We’re in the middle of a changeover from the internal combustion engine to electric propulsion. The good news for auto enthusiasts is power comes easily for EVs. The bad news is they’ll mark the end of manual transmissions and rumbling V-8 soundtracks. As the market turns toward more and more luxury and performance EVs, we’ll have a decision to make here at Motor Authority: At what point does an EV win our Best Car To Buy award?
This could be the year. After driving 24 luxury cars, trucks, and SUVs that were new or significantly updated this year, we’ve narrowed down the list of nominees for the Motor Authority Best Car To Buy 2022 award to eight vehicles, including three EVs. We’ll announce our winner, be it gas- or electron-powered, on Jan. 3, 2022. We’ll also announce the winners from our sister sites, The Car Connection and Green Car Reports at that time.
Until then, these are the eight vehicles we are considering for the award.
2022 BMW M4 Competition xDrive
The BMW M3 and M4 just keep getting faster around racetracks. The high-performance duo share a twin-turbocharged 3.0-liter inline-6 that makes 473 hp in the standard models and 503 horses in the crazier Competition versions. The M3 and M4 Competition are sports cars in search of a racetrack, while the base versions balance high performance with on-road livability, provided you can live with the bucktooth grille.
2022 Cadillac CT4-V Blackwing
Cadillac is ending its ICE era with a pair of sublime sport sedans. The CT4-V Blackwing rides on an even stiffer version of GM’s fantastic Alpha II platform, and it’s available with a toy box full of performance goodies: active rev matching, no-lift shifts (both for its manual transmission, hallelujah!), carbon-ceramic brakes, and a pair of carbon-fiber packages that give this compact sedan net downforce. Powered by a twin-turbocharged 3.6-liter V-6 that conjures up 472 horses, the CT4-V Blackwing hits 60 mph in 3.9 seconds. It’s fun to drive on the street and an athlete on the track.
2022 Cadillac CT5-V Blackwing
The Cadillac CT5-V Blackwing will go down in history. With 668 supercharged V-8 horses under its hood and an available 6-speed manual transmission, it will be one of the last, most-powerful cars ever with a manual (joining the Challenger Hellcat). It’s also a track weapon and a street machine that’s comfortable enough to drive every day. Bigger than its CT4-V Blackwing sibling, the 5er isn’t quite as agile, but it boasts bigger performance numbers: 0-60 mph in 3.4 seconds, a top speed in excess of 200 mph, and a quarter-mile time of 11.3 seconds.
2022 Hyundai Elantra N
The Veloster N proved that Hyundai could make a fun sports car, and now the Elantra N is here to pick up the mantle, and in a better overall package. The 2.0-liter turbo-4 from the Veloster N hatchback is tuned to 276 hp here (286 hp for short bursts in models with the 8-speed dual-clutch automatic), and it launches the car to 60 mph in 5.0 seconds. The car has the Veloster N’s frisky character that makes feel and engagement the focus. It’s great on a canyon road, but it can handle track duty, too, all for a price that starts under $33,000.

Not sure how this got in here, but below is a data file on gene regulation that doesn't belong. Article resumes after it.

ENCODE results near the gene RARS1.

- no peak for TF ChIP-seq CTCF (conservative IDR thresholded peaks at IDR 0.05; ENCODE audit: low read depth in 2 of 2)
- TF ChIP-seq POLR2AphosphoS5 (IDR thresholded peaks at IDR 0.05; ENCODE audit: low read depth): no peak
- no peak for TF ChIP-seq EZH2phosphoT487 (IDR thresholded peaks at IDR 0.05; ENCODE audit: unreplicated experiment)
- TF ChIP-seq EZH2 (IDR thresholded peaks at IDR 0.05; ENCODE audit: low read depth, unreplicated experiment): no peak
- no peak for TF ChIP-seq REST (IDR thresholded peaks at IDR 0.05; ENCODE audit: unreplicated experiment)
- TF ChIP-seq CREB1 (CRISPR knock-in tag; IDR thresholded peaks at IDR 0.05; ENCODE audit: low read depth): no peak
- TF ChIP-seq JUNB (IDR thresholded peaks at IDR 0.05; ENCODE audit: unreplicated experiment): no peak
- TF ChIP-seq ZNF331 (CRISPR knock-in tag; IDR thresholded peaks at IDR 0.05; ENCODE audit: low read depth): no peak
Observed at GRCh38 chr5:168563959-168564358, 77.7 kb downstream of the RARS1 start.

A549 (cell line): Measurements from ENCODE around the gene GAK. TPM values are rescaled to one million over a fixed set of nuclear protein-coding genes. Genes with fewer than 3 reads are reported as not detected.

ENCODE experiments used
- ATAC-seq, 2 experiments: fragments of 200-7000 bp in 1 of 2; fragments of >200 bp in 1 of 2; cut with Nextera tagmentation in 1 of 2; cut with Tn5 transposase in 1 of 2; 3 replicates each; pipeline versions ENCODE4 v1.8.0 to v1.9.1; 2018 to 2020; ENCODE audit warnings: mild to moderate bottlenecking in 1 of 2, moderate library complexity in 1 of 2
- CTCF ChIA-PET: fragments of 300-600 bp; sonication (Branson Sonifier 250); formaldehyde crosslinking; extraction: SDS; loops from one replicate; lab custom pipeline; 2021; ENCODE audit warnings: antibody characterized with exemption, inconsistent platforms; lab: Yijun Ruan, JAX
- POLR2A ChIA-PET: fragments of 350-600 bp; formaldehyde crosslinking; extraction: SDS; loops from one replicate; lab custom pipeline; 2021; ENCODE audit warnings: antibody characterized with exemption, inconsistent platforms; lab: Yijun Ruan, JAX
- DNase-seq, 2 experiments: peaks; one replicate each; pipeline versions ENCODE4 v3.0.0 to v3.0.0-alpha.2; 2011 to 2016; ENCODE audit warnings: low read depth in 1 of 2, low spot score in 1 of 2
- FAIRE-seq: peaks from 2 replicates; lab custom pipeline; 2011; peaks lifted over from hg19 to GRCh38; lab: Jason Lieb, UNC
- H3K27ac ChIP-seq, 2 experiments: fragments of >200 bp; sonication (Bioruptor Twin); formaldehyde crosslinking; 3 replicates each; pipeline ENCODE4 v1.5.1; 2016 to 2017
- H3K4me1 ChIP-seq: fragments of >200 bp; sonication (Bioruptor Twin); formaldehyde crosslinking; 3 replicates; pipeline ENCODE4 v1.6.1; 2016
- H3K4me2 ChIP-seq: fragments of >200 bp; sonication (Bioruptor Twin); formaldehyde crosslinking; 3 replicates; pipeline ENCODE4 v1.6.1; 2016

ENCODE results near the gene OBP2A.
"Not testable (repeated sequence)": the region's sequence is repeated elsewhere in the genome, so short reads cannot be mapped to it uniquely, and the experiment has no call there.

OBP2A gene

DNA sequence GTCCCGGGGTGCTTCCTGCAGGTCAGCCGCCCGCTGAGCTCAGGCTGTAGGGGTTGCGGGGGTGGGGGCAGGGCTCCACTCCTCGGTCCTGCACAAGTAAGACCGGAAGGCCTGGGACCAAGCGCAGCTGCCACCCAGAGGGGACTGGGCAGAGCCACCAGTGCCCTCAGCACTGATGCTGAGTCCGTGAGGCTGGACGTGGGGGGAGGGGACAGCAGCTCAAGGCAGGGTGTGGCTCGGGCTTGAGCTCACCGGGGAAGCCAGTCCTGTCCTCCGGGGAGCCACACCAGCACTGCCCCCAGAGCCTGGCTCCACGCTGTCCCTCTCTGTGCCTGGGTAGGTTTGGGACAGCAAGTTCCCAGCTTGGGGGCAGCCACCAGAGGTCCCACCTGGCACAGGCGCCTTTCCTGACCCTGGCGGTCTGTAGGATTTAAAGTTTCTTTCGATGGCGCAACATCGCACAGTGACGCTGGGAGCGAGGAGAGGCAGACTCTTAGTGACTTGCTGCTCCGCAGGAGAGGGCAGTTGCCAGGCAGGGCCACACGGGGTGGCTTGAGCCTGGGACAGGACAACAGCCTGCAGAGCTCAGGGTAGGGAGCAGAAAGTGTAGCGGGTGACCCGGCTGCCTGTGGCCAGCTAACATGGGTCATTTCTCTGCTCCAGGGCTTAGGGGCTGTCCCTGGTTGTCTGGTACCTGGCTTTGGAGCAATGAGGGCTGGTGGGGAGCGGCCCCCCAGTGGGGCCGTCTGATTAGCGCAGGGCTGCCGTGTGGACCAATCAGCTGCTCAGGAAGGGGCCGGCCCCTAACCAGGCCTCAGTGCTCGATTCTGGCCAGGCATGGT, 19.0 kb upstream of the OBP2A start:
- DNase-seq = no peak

2022 Lucid Air
The Lucid Air posts big stats: 1,100 hp, 520 miles of range, and a $170,000 sticker price (for the initial line-topping Dream Edition). It’s the first effort from California startup Lucid and it’s here to show Tesla a thing or two about efficiency. The Air sticks with a simple, but well-sorted suspension with adaptive dampers as the highest level of technology. Still, it controls this 5,200-lb electric car well, corralling the weight of the two electric motors and the 118-kwh battery pack that powers them.
2022 Mercedes-Benz EQS first drive (EQS 450+)
Mercedes has toyed with EVs, offering underwhelming B-Class and EQC models. Now comes the EQS to show the established EV brands how luxury is done. The electric version of the line-topping S-Class, the EQS full-size hatchback bristles with suspension and interior technology. Air springs, adaptive dampers, and rear-axle steering control the ride and handling while delivering S-Class comfort. Inside the new Hyperscreen digital dash looks like something out of NASA. The EQS hits the market with 384 or 516 hp, and up to 350 miles of electric driving, and an AMG model should up the output to 630 hp.
2022 Rivian R1T
Rivian is making a big splash in the EV game with smart design. The R1T pickup not only looks good, but it also has cool storage solutions like the gear tunnel behind the cab that can be used for anything from a camp kitchen to sports gear. Sized between a mid-size and full-size pickup, the R1T offers 11,000 lb of towing capacity, real off-road capability, more than 800 hp that pushes it from 0-60 mph in 3.0 seconds, and 314 miles of range from its 135-kwh battery pack. It’s an all-purpose EV that drives well. Sounds like a great electric future to us.
2022 Volkswagen Golf GTI
The eighth-generation Golf arrives for the 2022 model year, and U.S. buyers only get the fun ones, both with improved performance. The GTI, a perennial hot hatch favorite, ramps up to 241 hp from its 2.0-liter turbo-4, while the suspension, steering, and drive modes are tweaked for more balance and greater control, all for a price in the low-$30,000 range. The Golf R turns up the wick to 315 hp and cuts the 0-62 mph time to 4.7 seconds. The all-wheel-drive hatch gets torque vectoring at the rear and a mid-$40,000 price.